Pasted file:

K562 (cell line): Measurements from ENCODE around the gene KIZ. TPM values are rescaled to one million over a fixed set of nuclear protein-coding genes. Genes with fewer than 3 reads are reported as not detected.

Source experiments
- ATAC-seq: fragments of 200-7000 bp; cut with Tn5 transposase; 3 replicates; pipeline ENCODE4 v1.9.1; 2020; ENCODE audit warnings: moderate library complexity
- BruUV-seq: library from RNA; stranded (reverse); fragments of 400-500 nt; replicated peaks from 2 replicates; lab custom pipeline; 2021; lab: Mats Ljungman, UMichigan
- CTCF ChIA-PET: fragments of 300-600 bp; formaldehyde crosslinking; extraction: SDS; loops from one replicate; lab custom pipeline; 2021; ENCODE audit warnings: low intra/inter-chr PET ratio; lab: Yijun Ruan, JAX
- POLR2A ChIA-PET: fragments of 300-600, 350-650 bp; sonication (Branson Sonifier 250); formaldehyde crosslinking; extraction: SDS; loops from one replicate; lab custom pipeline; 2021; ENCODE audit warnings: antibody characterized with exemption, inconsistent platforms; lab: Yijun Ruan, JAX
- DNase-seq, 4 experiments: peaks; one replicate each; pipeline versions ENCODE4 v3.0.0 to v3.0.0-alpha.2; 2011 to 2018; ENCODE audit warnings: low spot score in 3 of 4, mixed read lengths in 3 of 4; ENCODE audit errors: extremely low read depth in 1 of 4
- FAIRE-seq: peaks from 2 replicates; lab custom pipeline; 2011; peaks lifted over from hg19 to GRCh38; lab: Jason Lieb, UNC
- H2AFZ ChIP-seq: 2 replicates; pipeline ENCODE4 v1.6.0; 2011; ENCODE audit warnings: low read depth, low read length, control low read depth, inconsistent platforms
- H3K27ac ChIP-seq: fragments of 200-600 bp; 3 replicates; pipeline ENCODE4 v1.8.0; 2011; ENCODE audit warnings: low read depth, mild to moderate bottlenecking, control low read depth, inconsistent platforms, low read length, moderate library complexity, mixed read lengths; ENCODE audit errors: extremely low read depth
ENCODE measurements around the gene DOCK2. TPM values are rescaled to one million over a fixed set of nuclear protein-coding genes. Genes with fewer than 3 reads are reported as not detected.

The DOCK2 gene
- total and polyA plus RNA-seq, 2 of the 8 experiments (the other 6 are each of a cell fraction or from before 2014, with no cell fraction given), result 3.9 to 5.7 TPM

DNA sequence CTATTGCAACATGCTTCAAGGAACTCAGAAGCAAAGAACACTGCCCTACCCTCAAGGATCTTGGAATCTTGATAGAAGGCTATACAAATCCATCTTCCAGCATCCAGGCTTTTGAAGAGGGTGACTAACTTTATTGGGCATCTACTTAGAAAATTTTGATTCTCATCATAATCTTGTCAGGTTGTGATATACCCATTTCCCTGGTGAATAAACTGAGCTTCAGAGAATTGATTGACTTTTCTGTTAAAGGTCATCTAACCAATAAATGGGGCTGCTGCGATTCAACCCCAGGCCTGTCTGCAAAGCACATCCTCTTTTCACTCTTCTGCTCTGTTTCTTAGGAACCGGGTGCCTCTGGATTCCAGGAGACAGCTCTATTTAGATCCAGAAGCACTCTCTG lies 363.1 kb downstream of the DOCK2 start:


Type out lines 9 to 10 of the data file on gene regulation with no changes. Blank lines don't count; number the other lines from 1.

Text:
- H2AFZ ChIP-seq: 2 replicates; pipeline ENCODE4 v1.6.0; 2011; ENCODE audit warnings: low read depth, low read length, control low read depth, inconsistent platforms
- H3K27ac ChIP-seq: fragments of 200-600 bp; 3 replicates; pipeline ENCODE4 v1.8.0; 2011; ENCODE audit warnings: low read depth, mild to moderate bottlenecking, control low read depth, inconsistent platforms, low read length, moderate library complexity, mixed read lengths; ENCODE audit errors: extremely low read depth